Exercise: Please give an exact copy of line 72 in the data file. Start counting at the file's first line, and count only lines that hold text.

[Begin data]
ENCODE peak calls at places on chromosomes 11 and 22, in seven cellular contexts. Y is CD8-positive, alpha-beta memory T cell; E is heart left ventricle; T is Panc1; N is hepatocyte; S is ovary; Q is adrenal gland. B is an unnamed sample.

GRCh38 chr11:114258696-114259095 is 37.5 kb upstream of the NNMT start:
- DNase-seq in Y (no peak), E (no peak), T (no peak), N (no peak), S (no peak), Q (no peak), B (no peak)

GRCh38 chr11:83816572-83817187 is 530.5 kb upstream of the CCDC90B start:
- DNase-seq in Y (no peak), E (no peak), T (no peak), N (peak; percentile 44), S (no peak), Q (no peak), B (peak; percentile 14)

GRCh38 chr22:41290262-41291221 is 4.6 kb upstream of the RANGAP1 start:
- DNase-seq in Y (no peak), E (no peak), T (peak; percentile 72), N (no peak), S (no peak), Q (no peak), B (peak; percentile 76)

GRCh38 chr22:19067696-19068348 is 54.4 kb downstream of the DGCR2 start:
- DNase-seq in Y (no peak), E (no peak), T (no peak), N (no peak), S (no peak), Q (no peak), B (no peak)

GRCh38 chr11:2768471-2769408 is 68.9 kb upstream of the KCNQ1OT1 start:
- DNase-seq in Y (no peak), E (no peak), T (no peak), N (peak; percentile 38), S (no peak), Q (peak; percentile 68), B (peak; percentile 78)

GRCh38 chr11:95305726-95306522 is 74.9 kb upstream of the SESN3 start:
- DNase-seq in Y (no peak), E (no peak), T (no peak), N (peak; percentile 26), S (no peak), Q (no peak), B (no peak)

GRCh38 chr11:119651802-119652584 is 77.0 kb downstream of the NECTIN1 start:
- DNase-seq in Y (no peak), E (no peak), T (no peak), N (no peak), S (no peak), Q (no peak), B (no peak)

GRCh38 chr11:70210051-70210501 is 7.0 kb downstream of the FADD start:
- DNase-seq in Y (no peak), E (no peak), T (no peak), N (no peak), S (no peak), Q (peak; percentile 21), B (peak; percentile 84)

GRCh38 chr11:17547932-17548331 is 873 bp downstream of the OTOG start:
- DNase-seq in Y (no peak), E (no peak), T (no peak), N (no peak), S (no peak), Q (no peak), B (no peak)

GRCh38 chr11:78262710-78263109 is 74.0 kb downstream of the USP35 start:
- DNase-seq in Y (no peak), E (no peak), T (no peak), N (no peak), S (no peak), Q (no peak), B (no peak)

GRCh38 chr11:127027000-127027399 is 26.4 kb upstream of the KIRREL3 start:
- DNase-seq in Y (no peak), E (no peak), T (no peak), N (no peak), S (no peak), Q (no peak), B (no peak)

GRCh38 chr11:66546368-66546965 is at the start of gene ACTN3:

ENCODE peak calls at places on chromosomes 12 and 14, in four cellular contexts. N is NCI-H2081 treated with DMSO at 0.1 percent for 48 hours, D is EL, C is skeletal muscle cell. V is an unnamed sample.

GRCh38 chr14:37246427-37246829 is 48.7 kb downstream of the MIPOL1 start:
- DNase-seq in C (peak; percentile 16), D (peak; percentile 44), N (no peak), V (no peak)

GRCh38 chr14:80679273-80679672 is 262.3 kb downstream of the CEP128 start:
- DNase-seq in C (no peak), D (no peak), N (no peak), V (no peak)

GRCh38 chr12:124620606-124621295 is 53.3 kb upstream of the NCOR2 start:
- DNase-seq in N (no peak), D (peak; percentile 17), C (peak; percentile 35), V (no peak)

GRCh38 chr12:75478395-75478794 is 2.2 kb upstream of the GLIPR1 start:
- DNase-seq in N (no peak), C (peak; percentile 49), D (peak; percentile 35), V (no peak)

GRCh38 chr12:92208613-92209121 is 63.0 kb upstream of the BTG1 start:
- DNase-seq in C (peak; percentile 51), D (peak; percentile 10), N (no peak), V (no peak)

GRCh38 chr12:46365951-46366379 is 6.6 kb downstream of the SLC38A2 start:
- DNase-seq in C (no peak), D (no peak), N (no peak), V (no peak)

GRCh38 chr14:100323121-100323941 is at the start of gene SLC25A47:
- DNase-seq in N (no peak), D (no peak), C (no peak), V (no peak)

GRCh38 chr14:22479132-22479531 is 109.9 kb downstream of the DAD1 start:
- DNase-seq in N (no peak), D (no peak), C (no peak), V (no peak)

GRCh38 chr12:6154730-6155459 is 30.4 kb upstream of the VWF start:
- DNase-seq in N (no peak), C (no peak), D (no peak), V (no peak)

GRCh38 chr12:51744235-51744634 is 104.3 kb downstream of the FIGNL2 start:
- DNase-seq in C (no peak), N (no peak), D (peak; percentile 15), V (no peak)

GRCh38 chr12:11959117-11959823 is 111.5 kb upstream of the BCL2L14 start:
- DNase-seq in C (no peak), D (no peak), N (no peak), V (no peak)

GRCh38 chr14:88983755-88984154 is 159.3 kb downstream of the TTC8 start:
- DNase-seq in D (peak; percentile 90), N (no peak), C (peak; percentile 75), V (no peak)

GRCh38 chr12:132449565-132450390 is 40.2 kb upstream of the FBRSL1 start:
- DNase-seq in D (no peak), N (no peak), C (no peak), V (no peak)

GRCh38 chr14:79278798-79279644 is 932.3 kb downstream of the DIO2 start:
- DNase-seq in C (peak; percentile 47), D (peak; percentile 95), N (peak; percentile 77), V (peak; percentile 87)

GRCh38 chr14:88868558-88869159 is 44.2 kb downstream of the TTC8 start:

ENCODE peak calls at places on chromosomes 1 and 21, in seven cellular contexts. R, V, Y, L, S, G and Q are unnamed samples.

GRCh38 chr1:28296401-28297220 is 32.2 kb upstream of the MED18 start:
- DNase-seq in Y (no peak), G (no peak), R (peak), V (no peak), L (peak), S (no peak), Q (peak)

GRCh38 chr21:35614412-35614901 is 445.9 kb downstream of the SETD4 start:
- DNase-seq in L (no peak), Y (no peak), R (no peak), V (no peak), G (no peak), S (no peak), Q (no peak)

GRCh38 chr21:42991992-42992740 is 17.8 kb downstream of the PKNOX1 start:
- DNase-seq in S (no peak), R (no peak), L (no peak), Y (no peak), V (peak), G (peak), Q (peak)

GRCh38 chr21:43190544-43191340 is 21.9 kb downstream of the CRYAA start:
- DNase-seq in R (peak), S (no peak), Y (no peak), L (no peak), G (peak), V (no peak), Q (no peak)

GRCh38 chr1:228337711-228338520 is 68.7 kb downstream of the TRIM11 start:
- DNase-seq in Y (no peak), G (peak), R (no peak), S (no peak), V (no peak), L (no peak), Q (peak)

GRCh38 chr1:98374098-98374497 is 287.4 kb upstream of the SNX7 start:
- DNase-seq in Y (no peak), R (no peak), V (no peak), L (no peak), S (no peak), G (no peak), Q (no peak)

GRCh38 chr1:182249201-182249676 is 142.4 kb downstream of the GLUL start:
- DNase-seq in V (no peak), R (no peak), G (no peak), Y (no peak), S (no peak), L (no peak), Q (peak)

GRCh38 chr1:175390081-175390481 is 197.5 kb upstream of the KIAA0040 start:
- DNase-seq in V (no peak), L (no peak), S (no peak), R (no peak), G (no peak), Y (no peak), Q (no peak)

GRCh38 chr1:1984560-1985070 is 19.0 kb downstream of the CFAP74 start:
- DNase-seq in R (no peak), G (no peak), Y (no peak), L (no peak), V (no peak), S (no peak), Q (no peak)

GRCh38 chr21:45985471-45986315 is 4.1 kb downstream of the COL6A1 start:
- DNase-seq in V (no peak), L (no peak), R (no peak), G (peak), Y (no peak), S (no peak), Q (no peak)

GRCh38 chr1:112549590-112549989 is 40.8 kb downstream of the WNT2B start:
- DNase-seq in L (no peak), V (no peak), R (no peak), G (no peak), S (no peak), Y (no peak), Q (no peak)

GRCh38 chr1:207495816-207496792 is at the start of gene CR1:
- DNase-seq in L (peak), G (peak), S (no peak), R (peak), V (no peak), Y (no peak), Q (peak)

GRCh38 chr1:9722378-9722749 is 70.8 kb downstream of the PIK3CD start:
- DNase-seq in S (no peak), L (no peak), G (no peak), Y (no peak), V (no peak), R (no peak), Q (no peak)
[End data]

GRCh38 chr1:1984560-1985070 is 19.0 kb downstream of the CFAP74 start: